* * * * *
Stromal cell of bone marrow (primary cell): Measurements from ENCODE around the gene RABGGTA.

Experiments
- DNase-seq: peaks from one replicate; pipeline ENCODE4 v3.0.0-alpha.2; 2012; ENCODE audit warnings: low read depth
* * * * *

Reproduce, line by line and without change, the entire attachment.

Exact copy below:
Stromal cell of bone marrow (primary cell): Measurements from ENCODE around the gene RABGGTA.

Experiments
- DNase-seq: peaks from one replicate; pipeline ENCODE4 v3.0.0-alpha.2; 2012; ENCODE audit warnings: low read depth